“Back to nature”– that’s what many Americans are trying to do with the foods that they buy and eat. They are shopping at farmers’ markets, picking organic foods at their grocery stores, participating in food cooperatives (or co-ops), and some are even growing their own food.  Many people are trying to eat foods that are produced with minimal processing.


However, milk and products made from milk (like cheese, ice cream, and yogurt) are foods that, when consumed raw, pose severe health risks. Milk and products made from milk need minimal processing, called pasteurization, which can be done by heating the milk briefly (for example heating it to  161°F for about 20 seconds), to kill disease-causing germs (e.g., Salmonella, Escherichia coli O157, Campylobacter) that can be found in raw milk. 

Before the invention and acceptance of pasteurization, raw milk was a common source of the bacteria that cause tuberculosis, diphtheria, severe streptococcal infections, typhoid fever, and other foodborne illnesses.  These illnesses killed many people each year, especially young children.  In the 1900s many mothers recognized this risk and would boil milk (bringing it to a temperature of 212°F) before giving it to their infants and young children. 

Many studies have shown that pasteurization does not significantly change the nutritional value of milk – pasteurized milk is rich in proteins, carbohydrates, and other nutrients. Heat slightly affects a few of the vitamins found in milk–  thiamine, vitamin B12, and vitamin C– but milk is only a minor source of these vitamins.    

This website provides information for people who want to know about:

— Important things to consider if you are trying to decide whether you and your family want to try raw milk and milk products

— Diseases caused by raw milk and milk products

— Outbreaks of foodborne illnesses involving raw milk and raw milk products

Trying to Decide About Raw Milk?

Developing a healthy lifestyle is a process with many decisions and steps.  One step you might be thinking about is adding raw milk to your diet.  Raw milk is milk that has not been pasteurized to kill harmful germs.  Germs include bacteria, viruses, and parasites. It’s important to understand the risks of drinking raw milk, especially because you may be hearing claims about the supposed “benefits” of raw milk.



Maybe you want to eat less processed food, or maybe you’ve heard that raw milk contains more of certain nutrients than pasteurized milk. Perhaps you’ve heard that raw milk can even prevent or solve various health problems.  For some people, buying raw milk is one way they try to support local farmers and sustainable agriculture.

It is important to know that milk can be a very efficient home for bacteria and other germs. When milk is pasteurized, some bacteria remain in it, but the disease-causing ones are killed. Pasteurization is the process of heating milk to a high enough temperature for a long enough time to kill disease-causing germs. Harmful germs usually don’t change the look, taste, or smell of milk, so only when milk has been pasteurized can you be confident that these germs are not present.  To ensure that milk is safe, processors rapidly cool it after pasteurization, practice sanitary handling, and store milk in clean, closed containers at 45 degrees F or below.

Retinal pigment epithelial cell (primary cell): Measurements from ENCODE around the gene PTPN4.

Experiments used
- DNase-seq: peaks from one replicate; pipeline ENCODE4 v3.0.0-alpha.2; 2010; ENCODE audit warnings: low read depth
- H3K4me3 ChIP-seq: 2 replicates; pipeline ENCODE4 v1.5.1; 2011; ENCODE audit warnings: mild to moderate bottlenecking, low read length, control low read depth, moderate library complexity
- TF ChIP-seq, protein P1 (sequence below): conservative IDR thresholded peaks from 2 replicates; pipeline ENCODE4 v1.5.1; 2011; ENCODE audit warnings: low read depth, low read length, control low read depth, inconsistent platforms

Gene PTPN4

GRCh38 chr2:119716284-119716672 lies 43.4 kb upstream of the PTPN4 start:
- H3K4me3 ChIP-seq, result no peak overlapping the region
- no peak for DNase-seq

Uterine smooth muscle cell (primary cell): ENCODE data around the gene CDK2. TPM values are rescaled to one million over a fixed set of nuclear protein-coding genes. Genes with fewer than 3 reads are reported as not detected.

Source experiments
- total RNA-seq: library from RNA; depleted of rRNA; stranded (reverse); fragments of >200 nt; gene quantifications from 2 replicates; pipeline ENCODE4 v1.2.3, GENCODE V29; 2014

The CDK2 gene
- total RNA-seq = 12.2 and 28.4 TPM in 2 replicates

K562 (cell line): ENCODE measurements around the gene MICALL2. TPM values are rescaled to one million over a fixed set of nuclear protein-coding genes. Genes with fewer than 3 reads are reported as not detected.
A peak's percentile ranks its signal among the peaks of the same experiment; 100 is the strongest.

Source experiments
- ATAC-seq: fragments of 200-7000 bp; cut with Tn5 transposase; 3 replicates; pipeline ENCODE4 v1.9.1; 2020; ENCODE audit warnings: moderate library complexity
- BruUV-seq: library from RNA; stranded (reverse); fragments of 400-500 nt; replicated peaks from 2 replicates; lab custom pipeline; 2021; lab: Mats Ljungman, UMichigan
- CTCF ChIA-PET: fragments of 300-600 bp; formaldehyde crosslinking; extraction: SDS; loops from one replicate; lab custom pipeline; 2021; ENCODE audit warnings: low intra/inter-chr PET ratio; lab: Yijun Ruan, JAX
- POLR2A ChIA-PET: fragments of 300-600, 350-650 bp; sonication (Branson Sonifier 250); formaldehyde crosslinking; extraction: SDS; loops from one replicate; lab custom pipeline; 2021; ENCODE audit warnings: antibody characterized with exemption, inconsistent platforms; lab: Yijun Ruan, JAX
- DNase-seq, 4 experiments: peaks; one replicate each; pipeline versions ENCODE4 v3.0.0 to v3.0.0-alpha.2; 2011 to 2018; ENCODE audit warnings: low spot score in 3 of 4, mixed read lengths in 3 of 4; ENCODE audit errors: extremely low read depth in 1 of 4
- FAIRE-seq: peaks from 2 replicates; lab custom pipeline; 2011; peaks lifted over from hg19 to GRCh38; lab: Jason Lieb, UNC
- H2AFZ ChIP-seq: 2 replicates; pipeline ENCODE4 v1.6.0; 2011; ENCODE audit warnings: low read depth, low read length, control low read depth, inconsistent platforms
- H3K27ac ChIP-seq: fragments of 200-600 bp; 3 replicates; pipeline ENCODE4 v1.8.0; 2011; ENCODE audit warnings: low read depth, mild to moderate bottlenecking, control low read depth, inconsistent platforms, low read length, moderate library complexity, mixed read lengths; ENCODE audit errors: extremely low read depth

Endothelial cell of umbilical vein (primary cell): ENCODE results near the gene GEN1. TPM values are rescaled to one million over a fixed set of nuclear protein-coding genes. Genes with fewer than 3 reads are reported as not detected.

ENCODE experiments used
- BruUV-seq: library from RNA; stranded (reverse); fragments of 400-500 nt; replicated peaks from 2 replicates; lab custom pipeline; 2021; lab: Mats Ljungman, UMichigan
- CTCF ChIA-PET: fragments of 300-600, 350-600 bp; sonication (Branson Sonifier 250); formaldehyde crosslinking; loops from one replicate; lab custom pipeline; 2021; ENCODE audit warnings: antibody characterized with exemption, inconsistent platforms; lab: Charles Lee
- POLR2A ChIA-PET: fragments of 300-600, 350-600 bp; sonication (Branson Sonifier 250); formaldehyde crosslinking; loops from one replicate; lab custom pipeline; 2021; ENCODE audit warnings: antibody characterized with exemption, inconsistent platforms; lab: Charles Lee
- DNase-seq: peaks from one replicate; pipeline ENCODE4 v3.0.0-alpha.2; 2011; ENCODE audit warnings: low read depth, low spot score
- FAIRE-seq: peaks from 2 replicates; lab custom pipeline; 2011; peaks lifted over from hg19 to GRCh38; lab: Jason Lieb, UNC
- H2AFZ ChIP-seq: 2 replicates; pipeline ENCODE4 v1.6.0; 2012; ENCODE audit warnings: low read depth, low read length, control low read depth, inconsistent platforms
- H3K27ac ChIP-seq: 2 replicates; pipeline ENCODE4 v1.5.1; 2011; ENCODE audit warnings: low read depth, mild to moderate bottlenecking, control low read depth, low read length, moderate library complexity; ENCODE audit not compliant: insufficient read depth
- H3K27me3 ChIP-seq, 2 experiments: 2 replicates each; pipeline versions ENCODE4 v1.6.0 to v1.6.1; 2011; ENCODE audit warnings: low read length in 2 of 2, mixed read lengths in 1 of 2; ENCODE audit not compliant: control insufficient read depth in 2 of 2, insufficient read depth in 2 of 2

You can’t look at, smell, or taste a bottle of raw milk and tell if it’s safe to drink. Make the best decision for the health of your family. If you want to keep milk in your family’s diet, protect them by not giving them raw milk.  Even healthy adults can get sick from drinking raw milk.  If you’re thinking about drinking raw milk because you believe it has health benefits, consider other options.

Meet three women whose choice of raw milk for themselves or their loved ones had life-long consequences. Each of the women or their loved ones were part of an outbreak caused by raw milk.

More information about raw milk can be found on the Raw Milk Questions and Answers page.


Centers for Disease Control and Prevention photos.

  • Antonio

    Hi there
    I have been drinking raw milk for 30 years and never had any health problems.
    The people who have been pushing for pasteurized milk are the one’s that would have you believe it’s safer to pasteurize. This is because a milk producer that pasteurizes can expect less health inspections to begin with, and as transporting cow dung away from the cows is expensive for such producers it’s just great to have the poor animals virtually eating with their dung on both sides and in most cases eating their own dung. Enter pasteurization and antibiotics albeit not necessary in a clean environment routinely inspected and where the milk is sampled for salmonella and all pathogens REGULARLY.
    Most of the outbreaks, the pasteurization fans forget to mention are from pasteurized milk and not raw milk from clean inspected and routinely sampled milk co op’s. Such is and was the case in America and I will not bore you with the stats it’s quite a list.
    The pasteurized milk is stripped of the enzymes which actually guard against pathogens and enzymes that break down the lactose so that your body can better utilise the milk.